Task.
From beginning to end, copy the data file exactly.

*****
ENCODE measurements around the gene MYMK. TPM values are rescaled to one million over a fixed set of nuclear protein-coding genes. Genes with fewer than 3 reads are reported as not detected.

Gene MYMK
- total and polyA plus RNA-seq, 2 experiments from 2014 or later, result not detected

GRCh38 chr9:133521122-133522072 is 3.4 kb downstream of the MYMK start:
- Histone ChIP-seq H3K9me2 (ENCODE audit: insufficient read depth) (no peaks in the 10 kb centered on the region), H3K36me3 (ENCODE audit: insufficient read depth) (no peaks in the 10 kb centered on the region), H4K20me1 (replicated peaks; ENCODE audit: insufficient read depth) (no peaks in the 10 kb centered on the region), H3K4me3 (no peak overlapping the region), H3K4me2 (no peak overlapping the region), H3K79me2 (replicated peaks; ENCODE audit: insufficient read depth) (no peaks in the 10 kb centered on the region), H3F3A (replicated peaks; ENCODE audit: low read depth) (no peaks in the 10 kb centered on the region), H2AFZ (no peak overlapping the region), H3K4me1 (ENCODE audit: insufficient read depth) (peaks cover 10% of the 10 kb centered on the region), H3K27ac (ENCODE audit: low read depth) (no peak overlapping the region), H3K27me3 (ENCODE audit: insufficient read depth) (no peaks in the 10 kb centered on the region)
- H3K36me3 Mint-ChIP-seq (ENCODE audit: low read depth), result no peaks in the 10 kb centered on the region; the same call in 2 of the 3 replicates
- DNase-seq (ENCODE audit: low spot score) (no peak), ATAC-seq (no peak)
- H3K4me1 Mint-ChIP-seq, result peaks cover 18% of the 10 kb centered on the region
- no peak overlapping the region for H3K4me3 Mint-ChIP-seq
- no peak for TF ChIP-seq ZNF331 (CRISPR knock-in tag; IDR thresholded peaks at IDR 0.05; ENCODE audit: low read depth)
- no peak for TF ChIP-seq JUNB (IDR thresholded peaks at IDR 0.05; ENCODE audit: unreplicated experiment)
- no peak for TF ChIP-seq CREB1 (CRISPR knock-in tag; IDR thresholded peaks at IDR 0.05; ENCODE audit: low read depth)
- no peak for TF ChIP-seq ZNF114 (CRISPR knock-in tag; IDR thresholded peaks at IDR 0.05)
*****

ENCODE measurements around the gene MYMK. TPM values are rescaled to one million over a fixed set of nuclear protein-coding genes. Genes with fewer than 3 reads are reported as not detected.

Gene MYMK
- total and polyA plus RNA-seq, 2 experiments from 2014 or later, result not detected

GRCh38 chr9:133521122-133522072 is 3.4 kb downstream of the MYMK start:
- Histone ChIP-seq H3K9me2 (ENCODE audit: insufficient read depth) (no peaks in the 10 kb centered on the region), H3K36me3 (ENCODE audit: insufficient read depth) (no peaks in the 10 kb centered on the region), H4K20me1 (replicated peaks; ENCODE audit: insufficient read depth) (no peaks in the 10 kb centered on the region), H3K4me3 (no peak overlapping the region), H3K4me2 (no peak overlapping the region), H3K79me2 (replicated peaks; ENCODE audit: insufficient read depth) (no peaks in the 10 kb centered on the region), H3F3A (replicated peaks; ENCODE audit: low read depth) (no peaks in the 10 kb centered on the region), H2AFZ (no peak overlapping the region), H3K4me1 (ENCODE audit: insufficient read depth) (peaks cover 10% of the 10 kb centered on the region), H3K27ac (ENCODE audit: low read depth) (no peak overlapping the region), H3K27me3 (ENCODE audit: insufficient read depth) (no peaks in the 10 kb centered on the region)
- H3K36me3 Mint-ChIP-seq (ENCODE audit: low read depth), result no peaks in the 10 kb centered on the region; the same call in 2 of the 3 replicates
- DNase-seq (ENCODE audit: low spot score) (no peak), ATAC-seq (no peak)
- H3K4me1 Mint-ChIP-seq, result peaks cover 18% of the 10 kb centered on the region
- no peak overlapping the region for H3K4me3 Mint-ChIP-seq
- no peak for TF ChIP-seq ZNF331 (CRISPR knock-in tag; IDR thresholded peaks at IDR 0.05; ENCODE audit: low read depth)
- no peak for TF ChIP-seq JUNB (IDR thresholded peaks at IDR 0.05; ENCODE audit: unreplicated experiment)
- no peak for TF ChIP-seq CREB1 (CRISPR knock-in tag; IDR thresholded peaks at IDR 0.05; ENCODE audit: low read depth)
- no peak for TF ChIP-seq ZNF114 (CRISPR knock-in tag; IDR thresholded peaks at IDR 0.05)